At the corner of Donnie’s eye, silver foil glinted in the morning sunlight.
“Fuck. My eggs!” Now he sounded like a manic chicken. “I’ve got to catch them!”
“Um.” The guy looked somewhere between bemused and scared. “Sure. I mean, let me help you. Do you mean these?” He shifted the fallen tray to Donnie’s side, then looking quickly from side to side, he rescued a chick that had almost rolled into the gutter. “That’s all I can see. I think you caught the rest.”
Donnie did a quick inventory check, which was pretty pointless when he couldn’t remember how many he’d started with. “I don’t know.” He wasn’t going to cry, was he? “They’ll all be broken now.”
“Well. Let’s not panic.” The guy tapped an egg gingerly with the tip of his finger. “This one seems to have got off unscathed.”
And as they both stared, the foil peeled away, a slow, ugly split crawled from its tip to its base, and it broke apart in at least eight pieces.
“Okay. So, not that one, then.”
“None of them! None of them. This is a disaster!” They weren’t much to start with, were they? Sitting on the pavement with his creations all jumbled up in the tray, Donnie could see quite how pathetic the mis-shapes were.
“Hey, don’t worry,” the man said softly. He had one of those nice voices, the ones that could go soft without sounding like he was talking to a baby. “Baking accidents happen.”
Donnie opened his mouth, then clamped it shut again. How did he explain that every fucking baking project he ever did was an accident?
“Thanks anyway.” He had to be brave. After all, kids, we’ll always have the sweet potato frisbees. He struggled his way to his feet. At the last minute, the man caught his arm and helped with a confident, very steady hand. Donnie had rarely felt less like either of those in his life.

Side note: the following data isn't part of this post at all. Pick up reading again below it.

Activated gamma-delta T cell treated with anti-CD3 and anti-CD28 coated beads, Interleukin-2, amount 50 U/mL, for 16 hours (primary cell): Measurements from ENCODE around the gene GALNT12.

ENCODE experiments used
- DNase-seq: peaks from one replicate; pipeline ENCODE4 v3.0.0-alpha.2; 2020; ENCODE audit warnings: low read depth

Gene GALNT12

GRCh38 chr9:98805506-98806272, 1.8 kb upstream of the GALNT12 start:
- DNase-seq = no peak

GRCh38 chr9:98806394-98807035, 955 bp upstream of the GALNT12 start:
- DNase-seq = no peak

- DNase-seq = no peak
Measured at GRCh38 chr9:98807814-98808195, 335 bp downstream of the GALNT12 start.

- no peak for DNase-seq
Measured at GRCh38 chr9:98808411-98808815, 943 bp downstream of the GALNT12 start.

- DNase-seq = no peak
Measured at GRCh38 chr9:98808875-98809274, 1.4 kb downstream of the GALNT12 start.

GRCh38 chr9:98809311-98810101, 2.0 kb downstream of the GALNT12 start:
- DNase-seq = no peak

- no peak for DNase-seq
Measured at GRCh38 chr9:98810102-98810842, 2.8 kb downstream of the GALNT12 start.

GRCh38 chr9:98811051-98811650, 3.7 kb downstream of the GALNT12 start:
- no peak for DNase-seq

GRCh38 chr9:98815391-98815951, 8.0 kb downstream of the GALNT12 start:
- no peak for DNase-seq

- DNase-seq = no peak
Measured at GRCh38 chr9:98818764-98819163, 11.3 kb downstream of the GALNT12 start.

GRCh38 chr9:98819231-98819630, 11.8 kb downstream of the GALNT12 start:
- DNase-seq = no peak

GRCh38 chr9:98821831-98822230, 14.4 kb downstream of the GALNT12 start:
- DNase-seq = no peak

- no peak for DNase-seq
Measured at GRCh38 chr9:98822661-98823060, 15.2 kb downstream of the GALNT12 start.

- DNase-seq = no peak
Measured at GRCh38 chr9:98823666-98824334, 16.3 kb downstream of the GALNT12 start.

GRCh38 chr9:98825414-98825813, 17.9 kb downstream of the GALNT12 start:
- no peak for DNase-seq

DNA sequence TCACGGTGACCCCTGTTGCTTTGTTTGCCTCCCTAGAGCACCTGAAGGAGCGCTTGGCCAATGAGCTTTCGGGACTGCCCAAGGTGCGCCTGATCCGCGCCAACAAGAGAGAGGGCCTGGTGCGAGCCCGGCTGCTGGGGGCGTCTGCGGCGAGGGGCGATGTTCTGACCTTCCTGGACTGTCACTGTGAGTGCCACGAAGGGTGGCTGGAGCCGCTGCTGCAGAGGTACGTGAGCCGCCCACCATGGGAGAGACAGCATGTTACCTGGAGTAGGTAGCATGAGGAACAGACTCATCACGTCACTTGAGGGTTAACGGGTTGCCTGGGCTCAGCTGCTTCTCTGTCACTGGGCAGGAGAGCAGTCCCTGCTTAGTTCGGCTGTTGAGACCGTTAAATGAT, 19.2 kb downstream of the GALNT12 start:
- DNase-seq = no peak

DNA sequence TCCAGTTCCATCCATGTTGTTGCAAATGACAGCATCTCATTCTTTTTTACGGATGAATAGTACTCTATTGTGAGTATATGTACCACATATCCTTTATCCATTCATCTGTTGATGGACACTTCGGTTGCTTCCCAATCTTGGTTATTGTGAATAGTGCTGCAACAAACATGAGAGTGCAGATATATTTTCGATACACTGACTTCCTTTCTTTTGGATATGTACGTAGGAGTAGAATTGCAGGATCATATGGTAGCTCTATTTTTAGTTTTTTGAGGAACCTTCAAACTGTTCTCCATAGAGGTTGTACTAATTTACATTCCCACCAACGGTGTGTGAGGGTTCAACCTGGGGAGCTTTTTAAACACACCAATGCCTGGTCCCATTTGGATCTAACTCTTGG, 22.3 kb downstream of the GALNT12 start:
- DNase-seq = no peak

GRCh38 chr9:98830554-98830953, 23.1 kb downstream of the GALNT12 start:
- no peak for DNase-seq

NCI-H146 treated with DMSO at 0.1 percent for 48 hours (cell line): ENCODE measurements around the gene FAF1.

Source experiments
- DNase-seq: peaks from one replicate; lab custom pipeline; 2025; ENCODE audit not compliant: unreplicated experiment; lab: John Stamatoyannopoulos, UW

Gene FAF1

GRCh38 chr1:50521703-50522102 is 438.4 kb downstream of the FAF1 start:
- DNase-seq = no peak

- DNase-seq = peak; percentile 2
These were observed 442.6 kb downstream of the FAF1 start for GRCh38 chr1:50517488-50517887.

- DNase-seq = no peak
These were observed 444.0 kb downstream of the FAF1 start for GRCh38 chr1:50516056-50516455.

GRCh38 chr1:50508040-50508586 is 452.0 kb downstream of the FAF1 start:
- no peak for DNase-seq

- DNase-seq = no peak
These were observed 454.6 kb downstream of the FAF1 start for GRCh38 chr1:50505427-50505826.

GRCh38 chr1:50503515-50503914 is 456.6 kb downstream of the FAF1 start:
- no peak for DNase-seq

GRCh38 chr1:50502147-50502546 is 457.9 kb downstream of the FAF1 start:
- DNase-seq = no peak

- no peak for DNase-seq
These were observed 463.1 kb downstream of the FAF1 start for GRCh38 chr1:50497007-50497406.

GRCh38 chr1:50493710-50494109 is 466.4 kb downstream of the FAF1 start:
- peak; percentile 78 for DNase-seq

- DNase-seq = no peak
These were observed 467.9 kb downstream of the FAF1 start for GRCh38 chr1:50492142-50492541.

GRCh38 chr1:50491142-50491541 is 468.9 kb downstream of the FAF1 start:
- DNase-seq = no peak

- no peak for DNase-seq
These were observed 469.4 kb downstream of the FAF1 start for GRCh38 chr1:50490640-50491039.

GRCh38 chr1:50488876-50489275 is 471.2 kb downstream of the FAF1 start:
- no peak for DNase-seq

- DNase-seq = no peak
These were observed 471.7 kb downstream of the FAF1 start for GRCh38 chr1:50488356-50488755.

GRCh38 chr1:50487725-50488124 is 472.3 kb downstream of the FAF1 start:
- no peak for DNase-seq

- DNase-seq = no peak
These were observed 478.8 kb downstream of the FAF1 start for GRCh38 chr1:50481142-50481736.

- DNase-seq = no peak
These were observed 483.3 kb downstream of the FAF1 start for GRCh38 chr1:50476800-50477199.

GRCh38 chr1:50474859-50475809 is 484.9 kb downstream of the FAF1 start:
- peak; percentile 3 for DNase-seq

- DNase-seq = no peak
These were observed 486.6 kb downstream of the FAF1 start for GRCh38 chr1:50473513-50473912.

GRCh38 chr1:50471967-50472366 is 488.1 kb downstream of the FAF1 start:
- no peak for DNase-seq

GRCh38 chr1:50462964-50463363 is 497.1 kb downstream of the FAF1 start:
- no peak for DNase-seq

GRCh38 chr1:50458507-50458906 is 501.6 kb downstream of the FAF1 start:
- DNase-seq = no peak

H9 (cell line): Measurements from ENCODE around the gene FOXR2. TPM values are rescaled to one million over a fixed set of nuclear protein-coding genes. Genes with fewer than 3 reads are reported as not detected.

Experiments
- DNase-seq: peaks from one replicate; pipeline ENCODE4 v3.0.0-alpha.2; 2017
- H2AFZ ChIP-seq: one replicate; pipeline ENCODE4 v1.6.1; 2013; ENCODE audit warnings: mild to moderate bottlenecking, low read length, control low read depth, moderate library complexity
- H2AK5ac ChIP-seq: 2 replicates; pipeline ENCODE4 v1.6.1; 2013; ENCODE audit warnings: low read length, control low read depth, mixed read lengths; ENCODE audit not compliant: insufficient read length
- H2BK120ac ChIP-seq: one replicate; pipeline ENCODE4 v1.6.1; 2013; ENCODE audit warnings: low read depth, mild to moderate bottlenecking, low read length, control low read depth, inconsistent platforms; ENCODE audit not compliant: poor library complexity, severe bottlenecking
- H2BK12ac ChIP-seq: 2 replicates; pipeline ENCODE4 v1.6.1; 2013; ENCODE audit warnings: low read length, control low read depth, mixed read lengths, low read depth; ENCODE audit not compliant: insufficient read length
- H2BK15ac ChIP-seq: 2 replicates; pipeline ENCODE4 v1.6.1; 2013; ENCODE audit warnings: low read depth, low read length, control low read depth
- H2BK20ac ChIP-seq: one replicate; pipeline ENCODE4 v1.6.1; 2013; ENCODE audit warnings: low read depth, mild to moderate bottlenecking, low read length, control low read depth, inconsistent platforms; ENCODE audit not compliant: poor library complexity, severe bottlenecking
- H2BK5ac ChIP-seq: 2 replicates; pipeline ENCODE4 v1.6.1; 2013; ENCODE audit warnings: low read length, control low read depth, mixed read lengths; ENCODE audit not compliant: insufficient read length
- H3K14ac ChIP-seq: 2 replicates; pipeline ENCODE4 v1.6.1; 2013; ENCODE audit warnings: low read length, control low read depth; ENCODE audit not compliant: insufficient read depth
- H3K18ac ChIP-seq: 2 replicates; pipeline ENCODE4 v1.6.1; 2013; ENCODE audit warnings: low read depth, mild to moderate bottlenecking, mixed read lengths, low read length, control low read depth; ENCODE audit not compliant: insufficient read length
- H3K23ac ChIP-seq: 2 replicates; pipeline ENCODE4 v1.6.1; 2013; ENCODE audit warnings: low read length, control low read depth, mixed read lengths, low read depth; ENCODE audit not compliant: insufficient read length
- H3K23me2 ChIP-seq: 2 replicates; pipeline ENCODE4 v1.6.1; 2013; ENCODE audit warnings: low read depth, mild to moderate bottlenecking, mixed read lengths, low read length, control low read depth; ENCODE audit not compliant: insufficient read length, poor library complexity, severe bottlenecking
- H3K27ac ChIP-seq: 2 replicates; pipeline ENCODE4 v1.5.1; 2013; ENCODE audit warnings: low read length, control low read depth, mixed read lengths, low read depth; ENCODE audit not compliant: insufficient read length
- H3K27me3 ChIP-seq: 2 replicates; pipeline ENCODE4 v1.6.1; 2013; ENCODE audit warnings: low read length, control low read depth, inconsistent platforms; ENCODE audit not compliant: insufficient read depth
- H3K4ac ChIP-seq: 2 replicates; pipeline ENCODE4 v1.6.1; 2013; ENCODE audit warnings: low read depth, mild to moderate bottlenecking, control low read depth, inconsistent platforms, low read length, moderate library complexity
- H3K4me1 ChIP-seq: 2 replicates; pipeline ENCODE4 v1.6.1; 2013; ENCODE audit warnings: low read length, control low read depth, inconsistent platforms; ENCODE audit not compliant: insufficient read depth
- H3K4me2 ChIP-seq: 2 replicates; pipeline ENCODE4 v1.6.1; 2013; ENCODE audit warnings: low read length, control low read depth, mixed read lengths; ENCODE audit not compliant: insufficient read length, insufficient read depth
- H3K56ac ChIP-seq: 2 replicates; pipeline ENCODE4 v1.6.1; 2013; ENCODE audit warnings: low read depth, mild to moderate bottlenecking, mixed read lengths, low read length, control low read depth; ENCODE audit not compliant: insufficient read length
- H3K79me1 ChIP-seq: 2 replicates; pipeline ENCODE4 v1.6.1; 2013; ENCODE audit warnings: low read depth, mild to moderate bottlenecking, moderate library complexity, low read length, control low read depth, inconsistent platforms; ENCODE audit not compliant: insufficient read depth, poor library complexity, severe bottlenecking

“Can I offer you a cup of tea? You should sit still for a while.”
Donnie’s head felt too big and too slow as he shook it. “I have to drive these over to—”
“And definitely not drive straight away. Look, just for a few minutes, until you’ve recovered. You don’t have to go far—I’m your neighbour actually.”
The nice man smiled self-consciously. The skin around his eyes crinkled in a sexy way that gave Donnie more comfort than he’d found all morning. “You’re a hairdresser?” The guy’s hair was cut too severely, hiding most of that attractive grey, and it looked like he’d maybe trimmed his beard in the dark because there was a tiny bald patch on the left side…
The man laughed, loud enough for Donnie to smile in return, and surely, no, definitely too loud for public politeness, according to Henry’s social rules. “No way, I don’t think Emma would have me. I’m the new vet. Surgery doesn’t open until twelve today, so you can sit in the quiet while I look after you.” He blushed, very appealingly. “Sorry, is that too weird? I’m not trying to force myself on you, just wanted to help.”
“No, not weird at all.”
Forcing himself? Far from it. Donnie felt an irresistible urge to be forced upon by this cute man, no problem. He felt slightly dizzy in the face of that blush. Surely you couldn’t get concussion from a blow to the knees?
And he let the man take his hand.